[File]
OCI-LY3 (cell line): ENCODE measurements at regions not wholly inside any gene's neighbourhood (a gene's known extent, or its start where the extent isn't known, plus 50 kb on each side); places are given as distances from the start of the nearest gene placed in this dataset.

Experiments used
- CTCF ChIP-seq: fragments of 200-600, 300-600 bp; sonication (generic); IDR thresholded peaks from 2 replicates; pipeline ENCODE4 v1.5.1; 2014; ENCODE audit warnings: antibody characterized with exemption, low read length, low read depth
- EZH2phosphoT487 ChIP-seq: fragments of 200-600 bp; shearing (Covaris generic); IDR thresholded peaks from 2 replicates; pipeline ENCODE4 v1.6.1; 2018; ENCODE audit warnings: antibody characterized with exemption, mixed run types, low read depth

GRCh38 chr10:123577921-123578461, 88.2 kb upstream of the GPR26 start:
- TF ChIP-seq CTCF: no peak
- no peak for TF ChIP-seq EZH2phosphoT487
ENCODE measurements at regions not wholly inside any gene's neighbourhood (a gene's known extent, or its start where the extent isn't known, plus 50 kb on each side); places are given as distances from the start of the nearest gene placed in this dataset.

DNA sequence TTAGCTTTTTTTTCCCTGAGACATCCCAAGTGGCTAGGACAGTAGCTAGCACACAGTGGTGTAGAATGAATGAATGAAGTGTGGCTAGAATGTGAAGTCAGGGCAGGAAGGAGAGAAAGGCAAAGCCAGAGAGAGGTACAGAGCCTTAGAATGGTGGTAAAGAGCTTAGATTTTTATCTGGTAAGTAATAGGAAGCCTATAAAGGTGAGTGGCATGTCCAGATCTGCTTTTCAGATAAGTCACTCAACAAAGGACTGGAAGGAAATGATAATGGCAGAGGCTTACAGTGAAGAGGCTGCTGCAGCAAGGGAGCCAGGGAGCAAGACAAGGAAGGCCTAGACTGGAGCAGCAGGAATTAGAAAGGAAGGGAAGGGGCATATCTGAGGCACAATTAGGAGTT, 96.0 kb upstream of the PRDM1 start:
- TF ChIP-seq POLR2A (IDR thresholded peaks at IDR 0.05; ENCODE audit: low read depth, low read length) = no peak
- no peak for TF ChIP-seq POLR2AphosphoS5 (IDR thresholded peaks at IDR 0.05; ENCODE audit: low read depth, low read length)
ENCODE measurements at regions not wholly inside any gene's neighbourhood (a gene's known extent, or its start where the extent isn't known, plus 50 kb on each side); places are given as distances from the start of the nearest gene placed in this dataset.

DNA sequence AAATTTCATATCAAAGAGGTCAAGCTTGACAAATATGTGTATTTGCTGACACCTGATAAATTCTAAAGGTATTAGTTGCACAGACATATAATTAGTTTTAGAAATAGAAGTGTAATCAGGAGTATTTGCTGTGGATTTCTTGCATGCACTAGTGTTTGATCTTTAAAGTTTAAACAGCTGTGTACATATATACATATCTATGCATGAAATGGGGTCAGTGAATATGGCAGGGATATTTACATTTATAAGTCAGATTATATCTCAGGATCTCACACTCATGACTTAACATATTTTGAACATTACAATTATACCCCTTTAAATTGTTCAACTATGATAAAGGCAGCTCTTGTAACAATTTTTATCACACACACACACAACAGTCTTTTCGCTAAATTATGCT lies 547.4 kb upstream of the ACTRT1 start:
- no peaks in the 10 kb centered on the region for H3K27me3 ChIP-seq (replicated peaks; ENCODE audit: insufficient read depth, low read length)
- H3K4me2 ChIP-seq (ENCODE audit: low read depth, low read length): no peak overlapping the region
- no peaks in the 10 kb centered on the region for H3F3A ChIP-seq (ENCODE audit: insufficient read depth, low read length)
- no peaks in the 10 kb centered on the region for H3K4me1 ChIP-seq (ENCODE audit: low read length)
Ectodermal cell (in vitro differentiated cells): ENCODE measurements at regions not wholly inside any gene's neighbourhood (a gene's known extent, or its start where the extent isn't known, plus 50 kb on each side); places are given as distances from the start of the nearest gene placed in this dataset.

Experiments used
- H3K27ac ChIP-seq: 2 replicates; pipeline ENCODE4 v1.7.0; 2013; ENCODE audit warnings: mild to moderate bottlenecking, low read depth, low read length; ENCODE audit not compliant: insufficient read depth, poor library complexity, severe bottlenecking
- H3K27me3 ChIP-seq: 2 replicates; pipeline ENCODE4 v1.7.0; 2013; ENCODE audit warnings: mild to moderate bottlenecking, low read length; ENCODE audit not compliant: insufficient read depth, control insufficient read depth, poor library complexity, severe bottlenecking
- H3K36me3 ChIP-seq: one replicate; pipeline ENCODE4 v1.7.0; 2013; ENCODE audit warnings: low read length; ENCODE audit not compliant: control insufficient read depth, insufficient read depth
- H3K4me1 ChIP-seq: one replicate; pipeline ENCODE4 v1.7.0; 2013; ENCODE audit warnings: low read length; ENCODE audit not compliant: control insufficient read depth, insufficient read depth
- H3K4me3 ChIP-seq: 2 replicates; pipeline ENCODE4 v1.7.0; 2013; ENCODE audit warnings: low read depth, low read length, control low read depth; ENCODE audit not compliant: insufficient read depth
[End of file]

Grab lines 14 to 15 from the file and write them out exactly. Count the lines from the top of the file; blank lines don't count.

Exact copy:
- no peaks in the 10 kb centered on the region for H3K27me3 ChIP-seq (replicated peaks; ENCODE audit: insufficient read depth, low read length)
- H3K4me2 ChIP-seq (ENCODE audit: low read depth, low read length): no peak overlapping the region